“The way to success is the way of the craftsman, where you work really hard for years. You show up every day. You do the work. You see yourself as an artist dedicated to your craft with a desire to get better every day. You put your heart and soul into your work as you strive for excellence. You desire to create perfection, knowing you’ll never truly achieve it but hoping to get close to it. You try new things. You fail. You improve. You grow. You face countless challenges and tons of rejection that make you doubt yourself and cause you to want to quit. But you don’t. You keep working hard, stay positive, and persevere through it all with resilience, determination, and a lot of hope and faith.”
It takes years to master a craft, and it takes years to craft a life.
The art of mastering a craft
Make a decision: One interest or a suite of complementary skills may stand out for you. Decide exactly what it is you want to devote your life to mastering.
Do what you love: If you love what you do, it will be easier for you to stay the course. It’s difficult to stay focused on something you don’t actually like doing.
Learn the required core skills and techniques: Develop your skill set. For example, an artist needs to learn individual elements and principles of art and design including line, tone, texture, scale, contrast, shadow and perspective before drawing something.
Focus: Become fully engaged and immersed in your craft. Live it and breathe it. Eliminate from your consciousness and environment anything not directly related to your craft.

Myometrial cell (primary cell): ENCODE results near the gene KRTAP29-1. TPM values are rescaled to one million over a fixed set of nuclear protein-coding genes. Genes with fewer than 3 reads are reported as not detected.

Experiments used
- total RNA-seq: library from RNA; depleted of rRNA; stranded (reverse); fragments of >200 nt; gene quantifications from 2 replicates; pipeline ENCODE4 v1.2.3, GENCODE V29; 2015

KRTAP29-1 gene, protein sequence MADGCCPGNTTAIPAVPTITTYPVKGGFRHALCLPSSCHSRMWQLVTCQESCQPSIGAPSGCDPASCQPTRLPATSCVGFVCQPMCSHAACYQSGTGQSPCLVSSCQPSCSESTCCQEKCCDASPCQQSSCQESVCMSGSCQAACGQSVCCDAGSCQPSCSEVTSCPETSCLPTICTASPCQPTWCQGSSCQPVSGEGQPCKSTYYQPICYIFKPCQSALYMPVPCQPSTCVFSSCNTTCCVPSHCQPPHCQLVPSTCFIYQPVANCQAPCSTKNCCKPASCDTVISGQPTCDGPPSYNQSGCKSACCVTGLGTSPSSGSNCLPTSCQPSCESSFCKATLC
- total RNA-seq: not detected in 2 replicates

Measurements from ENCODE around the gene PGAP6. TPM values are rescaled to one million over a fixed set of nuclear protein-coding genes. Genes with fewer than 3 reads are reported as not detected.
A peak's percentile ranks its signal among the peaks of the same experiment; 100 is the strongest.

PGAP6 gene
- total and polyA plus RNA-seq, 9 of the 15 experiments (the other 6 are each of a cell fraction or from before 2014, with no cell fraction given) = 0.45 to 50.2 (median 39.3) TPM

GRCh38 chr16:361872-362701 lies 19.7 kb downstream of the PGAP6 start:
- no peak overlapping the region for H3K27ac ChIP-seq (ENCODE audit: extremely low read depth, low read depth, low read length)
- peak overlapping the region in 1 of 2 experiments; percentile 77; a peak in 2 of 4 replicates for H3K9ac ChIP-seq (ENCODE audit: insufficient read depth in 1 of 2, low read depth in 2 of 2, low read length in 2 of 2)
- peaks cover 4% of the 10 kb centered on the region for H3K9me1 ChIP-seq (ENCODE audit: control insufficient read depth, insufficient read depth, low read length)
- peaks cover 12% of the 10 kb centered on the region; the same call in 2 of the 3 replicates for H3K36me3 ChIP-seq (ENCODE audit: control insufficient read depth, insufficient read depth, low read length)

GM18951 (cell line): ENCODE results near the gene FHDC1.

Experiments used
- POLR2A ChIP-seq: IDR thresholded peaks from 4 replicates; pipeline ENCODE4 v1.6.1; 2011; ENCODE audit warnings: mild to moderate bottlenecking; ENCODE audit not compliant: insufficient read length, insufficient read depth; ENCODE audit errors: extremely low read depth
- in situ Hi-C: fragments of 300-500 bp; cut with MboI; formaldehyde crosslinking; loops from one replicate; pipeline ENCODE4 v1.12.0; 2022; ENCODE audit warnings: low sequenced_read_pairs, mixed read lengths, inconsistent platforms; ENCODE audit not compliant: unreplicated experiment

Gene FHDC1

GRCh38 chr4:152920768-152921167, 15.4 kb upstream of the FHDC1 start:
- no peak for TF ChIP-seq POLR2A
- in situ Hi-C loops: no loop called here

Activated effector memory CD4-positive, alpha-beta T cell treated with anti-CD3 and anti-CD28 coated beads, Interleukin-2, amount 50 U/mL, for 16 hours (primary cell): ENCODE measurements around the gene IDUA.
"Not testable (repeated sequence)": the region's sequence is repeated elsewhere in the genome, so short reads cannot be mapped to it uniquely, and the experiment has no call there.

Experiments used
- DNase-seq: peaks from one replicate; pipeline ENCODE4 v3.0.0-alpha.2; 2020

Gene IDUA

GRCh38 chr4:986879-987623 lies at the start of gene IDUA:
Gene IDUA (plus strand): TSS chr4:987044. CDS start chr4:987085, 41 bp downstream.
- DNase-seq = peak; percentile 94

Practise regularly: Repetition gets results. Our efforts must be consistent. Set aside time each day to work on your craft. Even one hour a day takes you closer down that road to excellence.
Embrace failure: Be prepared to fail miserably before you get better. You will be mediocre, even bad at first, but you will eventually excel at your craft. Mistakes help us to recognise our weaknesses and indicate where we need additional training. Turn your weaknesses into strengths.
Process, not product: Trust in what you are doing. The road is the reward.
You must be in it for the long haul: It takes years of practise, discipline and focus to master a craft. Keep going even when you want to quit. It’s natural to turn away from what is painful or difficult, yet this is where our greatest progress can emerge. If you burst through that metaphorical pain threshold, you will achieve great things. Push yourself past where you think you cannot go.
Discipline: If you make the commitment to practise for one hour a day on your craft, then do it. Every. Day.
Avoid perfection: There is no such thing as perfection. Be a work-in-progress. Strive for continued excellence.
Learn throughout life: We must continually grow and learn. Education is the greatest gift. None of us knows everything; or can know everything. Be humble and in awe of the great mystery that is life and the Earth.
Find some role models: Watch, listen and learn how others have mastered the craft you wish to master. Read their books and listen to their advice. There’s a reason why these people are great at what they do.
Be unique: Learn from those who have gone before but find your own style.
Keep a positive attitude: Learning and creating should be a joy. If it’s not a joy, find another craft.
Think outside the lines: If you’re getting nowhere, stop and do something else. One hour of focused attention is better than five hours of fiddling around. Sometimes we need to do something completely different to spark our creativity, allow us to grasp that idea just out of reach, or reignite our inspiration.
We buy things that break easily and cannot be repaired or cheap, mass-produced objects with no value other than making someone a profit. Things are rarely made with love, care and respect for the Earth. I would like to see a return to the master artisan and the lost art of true creativity, where our craft helps communities prosper, we make less stuff of higher quality and we make things to last.